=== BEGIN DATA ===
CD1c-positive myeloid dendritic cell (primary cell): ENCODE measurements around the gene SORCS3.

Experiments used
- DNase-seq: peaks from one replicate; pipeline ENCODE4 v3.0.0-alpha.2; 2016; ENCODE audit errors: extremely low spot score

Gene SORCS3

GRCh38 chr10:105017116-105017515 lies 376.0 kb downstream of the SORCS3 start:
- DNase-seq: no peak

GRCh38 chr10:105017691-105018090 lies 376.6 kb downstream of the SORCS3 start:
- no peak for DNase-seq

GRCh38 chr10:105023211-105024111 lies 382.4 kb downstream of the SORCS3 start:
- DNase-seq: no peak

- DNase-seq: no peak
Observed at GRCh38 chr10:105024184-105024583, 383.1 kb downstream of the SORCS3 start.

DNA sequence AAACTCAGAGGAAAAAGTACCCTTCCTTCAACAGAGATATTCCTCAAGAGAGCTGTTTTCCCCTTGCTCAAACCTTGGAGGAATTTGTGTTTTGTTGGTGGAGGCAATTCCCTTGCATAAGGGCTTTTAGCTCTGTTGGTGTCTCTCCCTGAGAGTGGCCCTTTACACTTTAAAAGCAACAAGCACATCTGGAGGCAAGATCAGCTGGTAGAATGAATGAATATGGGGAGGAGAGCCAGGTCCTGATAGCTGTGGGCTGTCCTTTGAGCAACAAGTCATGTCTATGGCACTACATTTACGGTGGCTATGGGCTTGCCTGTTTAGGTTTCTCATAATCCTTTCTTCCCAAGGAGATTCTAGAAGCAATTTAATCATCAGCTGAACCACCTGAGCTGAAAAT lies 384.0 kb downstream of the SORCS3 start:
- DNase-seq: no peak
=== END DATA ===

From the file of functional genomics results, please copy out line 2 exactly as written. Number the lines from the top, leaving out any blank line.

Experiments used